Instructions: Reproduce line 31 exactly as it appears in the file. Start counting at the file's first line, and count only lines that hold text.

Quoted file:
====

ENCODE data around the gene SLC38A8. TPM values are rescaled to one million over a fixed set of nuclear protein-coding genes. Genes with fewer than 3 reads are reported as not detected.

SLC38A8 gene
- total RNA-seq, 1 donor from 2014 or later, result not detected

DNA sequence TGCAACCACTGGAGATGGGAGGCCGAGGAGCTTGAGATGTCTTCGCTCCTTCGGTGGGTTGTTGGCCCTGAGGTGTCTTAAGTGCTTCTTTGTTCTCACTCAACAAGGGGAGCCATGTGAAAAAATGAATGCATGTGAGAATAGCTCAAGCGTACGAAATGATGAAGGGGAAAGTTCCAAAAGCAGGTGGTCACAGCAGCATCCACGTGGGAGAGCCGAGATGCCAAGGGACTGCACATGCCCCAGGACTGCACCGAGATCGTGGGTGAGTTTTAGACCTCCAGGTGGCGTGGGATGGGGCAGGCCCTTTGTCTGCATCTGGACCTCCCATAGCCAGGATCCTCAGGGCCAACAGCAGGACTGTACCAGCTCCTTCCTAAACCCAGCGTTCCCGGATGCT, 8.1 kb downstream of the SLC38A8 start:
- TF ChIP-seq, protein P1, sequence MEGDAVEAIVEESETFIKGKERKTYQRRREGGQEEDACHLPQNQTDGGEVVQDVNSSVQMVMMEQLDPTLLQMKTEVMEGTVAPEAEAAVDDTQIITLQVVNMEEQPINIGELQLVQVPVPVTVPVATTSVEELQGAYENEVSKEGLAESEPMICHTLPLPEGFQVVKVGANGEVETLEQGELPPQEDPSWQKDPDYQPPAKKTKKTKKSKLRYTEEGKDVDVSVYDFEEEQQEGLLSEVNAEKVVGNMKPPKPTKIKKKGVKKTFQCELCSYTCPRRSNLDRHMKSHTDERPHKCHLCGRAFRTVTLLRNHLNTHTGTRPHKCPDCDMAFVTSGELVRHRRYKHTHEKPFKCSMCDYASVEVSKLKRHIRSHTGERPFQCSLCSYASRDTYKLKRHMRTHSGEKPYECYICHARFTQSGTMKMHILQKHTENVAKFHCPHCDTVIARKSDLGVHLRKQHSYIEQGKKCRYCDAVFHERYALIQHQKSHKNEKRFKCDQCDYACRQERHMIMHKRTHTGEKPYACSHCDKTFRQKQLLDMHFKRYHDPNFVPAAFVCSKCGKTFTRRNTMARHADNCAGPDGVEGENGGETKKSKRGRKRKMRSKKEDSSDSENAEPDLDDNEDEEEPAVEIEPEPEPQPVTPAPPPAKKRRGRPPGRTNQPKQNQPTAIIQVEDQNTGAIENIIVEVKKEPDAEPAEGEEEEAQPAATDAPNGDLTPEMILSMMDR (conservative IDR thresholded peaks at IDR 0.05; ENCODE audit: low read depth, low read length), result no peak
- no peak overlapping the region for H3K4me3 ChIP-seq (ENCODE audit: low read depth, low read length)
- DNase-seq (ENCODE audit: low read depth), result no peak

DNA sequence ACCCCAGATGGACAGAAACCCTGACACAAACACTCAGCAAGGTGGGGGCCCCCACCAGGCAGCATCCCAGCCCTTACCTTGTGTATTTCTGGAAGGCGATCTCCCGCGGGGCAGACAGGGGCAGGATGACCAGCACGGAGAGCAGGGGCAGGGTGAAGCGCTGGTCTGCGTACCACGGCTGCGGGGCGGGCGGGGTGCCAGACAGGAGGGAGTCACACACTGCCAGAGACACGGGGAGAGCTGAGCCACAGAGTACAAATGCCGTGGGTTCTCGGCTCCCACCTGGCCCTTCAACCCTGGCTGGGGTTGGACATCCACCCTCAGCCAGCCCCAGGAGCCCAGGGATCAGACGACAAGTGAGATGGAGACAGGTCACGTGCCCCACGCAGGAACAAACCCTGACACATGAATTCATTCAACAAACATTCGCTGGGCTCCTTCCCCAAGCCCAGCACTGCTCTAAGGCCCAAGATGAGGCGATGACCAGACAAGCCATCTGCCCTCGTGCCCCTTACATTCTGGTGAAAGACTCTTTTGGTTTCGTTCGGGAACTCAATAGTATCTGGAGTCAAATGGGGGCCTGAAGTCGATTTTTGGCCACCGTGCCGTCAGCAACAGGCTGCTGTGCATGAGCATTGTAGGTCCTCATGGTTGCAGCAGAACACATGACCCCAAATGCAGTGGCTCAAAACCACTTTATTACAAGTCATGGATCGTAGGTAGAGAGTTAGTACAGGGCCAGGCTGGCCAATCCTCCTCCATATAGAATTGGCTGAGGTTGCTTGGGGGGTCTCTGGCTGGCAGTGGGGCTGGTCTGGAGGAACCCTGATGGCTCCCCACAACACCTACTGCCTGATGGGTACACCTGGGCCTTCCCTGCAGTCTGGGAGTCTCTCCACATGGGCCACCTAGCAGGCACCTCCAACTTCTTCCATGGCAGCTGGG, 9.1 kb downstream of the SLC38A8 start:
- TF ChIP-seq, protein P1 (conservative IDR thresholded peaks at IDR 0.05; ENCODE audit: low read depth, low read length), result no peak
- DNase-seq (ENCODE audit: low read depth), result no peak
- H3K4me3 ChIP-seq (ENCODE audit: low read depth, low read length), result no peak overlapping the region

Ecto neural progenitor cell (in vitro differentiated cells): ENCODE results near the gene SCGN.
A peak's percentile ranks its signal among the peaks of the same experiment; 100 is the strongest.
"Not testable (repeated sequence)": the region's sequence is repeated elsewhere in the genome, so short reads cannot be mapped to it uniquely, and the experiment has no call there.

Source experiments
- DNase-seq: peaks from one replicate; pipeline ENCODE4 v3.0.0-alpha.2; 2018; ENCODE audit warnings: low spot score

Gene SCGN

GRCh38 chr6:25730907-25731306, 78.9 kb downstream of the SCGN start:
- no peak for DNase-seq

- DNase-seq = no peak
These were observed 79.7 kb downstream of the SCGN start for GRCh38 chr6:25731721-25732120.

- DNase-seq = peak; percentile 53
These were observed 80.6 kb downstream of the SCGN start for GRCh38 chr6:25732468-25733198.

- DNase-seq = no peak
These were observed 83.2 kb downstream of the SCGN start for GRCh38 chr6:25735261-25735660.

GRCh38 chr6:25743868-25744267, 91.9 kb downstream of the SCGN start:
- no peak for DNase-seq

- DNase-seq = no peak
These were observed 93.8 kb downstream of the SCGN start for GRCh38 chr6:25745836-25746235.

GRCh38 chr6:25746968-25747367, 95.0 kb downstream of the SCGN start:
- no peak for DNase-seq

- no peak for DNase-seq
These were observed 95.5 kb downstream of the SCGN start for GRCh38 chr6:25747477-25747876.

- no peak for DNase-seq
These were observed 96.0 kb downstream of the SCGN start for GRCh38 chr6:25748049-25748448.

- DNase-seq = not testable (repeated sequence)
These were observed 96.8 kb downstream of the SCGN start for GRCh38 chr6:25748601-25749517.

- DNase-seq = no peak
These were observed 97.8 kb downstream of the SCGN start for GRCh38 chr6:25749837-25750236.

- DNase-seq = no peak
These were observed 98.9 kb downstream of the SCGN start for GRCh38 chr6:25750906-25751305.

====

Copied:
- no peak for DNase-seq